- POSTED: 10 Feb 2014 19:02
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The prosecution on Monday wrapped up its case against the six leaders of the City Harvest Church after completing questioning of its last witness, Mdm Foong Ai Fang, an audit manager at Baker Tilly.
SINGAPORE: The prosecution on Monday wrapped up its case against the six leaders of the City Harvest Church after completing questioning of its last witness, Mdm Foong Ai Fang, an audit manager at Baker Tilly.
Church founder Kong Hee and his five deputies are accused of misusing millions of the church's building fund monies to boost the career of singer Sun Ho.
After 42 days in court, the defence lawyers have indicated that they will submit to the judge that the defendants have no case to answer.
Both the prosecution and defence will exchange written submissions on this in March.
In April, District Judge See Kee Oon will decide if the prosecution has produced sufficient evidence to support its claims of criminal breach of trust, among other things.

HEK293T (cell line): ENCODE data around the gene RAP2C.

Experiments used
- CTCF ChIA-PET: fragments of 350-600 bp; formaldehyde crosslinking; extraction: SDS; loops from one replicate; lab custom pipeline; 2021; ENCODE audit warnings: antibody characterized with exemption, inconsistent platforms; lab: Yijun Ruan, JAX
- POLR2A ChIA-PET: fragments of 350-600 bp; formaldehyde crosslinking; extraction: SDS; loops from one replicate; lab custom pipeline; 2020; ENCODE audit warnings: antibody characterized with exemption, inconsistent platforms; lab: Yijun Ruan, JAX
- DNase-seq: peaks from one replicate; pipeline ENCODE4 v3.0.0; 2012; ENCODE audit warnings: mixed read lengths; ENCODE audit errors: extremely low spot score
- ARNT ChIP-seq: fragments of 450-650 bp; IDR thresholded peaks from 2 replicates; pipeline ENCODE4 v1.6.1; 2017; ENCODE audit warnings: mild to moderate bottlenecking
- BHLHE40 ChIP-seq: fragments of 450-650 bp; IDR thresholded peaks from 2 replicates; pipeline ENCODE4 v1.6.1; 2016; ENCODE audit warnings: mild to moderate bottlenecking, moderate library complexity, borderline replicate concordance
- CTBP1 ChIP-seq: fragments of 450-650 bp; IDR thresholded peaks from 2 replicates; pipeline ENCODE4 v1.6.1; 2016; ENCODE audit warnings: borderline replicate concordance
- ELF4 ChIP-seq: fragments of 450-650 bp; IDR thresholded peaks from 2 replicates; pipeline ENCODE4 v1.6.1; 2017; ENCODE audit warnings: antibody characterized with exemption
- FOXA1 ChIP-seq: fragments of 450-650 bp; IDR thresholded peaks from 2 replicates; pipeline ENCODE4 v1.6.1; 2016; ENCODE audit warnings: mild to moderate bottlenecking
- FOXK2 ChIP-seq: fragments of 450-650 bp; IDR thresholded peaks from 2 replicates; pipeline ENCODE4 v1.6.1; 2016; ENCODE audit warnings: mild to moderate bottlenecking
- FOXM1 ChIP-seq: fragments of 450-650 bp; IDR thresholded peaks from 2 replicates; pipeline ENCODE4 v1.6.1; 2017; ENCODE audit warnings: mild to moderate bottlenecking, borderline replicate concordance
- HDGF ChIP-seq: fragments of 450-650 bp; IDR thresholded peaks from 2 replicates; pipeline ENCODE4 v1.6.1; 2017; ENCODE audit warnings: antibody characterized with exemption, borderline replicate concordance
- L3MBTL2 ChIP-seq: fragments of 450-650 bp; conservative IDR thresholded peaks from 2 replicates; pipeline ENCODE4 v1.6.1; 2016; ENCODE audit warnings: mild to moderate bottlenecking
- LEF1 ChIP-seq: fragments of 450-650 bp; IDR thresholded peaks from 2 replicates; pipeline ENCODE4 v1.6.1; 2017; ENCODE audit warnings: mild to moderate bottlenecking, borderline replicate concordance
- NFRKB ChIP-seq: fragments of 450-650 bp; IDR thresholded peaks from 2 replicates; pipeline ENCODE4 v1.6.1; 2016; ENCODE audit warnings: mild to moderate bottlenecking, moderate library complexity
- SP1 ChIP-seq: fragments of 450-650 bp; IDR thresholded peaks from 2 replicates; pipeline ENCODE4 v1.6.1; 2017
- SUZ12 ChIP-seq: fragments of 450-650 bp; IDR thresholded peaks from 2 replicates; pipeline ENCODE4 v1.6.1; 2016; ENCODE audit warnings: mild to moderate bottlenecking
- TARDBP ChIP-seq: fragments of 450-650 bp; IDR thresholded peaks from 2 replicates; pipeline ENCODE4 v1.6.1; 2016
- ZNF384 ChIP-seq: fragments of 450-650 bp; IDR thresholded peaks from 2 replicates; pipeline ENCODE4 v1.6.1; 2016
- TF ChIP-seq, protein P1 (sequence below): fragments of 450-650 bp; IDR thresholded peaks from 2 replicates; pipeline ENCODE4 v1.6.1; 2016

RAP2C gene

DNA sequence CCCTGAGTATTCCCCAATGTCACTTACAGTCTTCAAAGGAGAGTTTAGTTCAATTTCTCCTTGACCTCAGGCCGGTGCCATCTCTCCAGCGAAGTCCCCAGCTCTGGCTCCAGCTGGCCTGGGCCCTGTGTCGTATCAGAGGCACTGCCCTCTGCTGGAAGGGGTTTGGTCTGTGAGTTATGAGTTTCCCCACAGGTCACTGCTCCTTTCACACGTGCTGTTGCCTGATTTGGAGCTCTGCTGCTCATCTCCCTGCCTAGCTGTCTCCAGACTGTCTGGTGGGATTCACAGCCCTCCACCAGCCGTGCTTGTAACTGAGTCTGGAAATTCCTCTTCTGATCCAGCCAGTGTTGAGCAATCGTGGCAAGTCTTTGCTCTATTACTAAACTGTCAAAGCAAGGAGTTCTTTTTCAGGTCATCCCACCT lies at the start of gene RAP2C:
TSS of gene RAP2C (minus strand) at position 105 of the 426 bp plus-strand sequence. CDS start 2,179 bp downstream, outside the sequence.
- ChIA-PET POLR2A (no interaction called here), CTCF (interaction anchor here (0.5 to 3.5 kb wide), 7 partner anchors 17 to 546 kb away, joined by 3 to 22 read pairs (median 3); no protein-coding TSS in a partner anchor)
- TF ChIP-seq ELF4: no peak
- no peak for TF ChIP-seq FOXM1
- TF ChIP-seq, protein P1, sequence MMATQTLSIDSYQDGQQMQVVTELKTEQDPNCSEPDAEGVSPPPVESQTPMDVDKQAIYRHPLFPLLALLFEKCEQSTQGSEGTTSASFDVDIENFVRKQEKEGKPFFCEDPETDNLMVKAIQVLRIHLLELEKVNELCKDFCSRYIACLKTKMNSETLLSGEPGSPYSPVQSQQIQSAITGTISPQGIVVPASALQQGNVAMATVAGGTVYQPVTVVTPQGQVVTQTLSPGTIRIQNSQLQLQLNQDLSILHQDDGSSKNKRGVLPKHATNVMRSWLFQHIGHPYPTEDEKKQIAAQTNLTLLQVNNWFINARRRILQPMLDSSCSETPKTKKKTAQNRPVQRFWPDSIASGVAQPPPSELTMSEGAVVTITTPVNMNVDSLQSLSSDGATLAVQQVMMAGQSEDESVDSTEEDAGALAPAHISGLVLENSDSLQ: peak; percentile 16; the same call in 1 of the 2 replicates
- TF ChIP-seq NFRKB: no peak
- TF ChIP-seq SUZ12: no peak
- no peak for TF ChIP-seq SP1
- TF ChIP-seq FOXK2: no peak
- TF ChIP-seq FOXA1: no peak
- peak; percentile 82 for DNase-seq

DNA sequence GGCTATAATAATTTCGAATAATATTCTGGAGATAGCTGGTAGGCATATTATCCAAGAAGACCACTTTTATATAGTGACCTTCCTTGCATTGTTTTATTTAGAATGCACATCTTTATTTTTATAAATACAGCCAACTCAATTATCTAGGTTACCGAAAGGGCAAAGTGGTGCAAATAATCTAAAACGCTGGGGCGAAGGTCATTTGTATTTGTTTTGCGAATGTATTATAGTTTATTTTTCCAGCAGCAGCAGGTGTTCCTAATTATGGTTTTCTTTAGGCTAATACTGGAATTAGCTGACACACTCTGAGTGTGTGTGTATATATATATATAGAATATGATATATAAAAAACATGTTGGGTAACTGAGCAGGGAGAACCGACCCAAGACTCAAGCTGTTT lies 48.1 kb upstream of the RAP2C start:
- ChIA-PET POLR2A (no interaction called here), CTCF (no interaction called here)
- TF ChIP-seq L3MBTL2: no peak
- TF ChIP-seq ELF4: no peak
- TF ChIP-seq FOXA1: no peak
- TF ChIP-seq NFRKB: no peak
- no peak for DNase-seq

The prosecution argued that this was done through "sham bond investments" in Xtron and Firna.
Last month, the lead auditor in-charge of the church's accounts testified that the bond investments made by the church did not make sense.
Mr Sim Guan Seng of Baker Tilly said that the bond transactions between the church, Xtron and Firna looked as though they were set up for specific purposes, which would "raise a lot of red flags".
But the defence countered that the investments were not "sham" just because Mr Sim said they were not sound.
A key point of contention was the secrecy that shrouded the discussions among the accused.
Referring to various emails, the prosecution tried to make the point that the defendants were hiding information from the auditors as well as church members.
But the defence pointed out that there was no breach in the church's constitution when the Building Fund was used for the investments.
Its case is that it was always clear the church's building fund monies were used to produce Ms Ho's music albums and that the auditors signed off on the various audits.
It also stressed that no church money was lost.
But the court also heard that the information which the auditors based their work on came from the accused.
If the judge decides that the prosecution has produced sufficient evidence, the defence will present its case in July.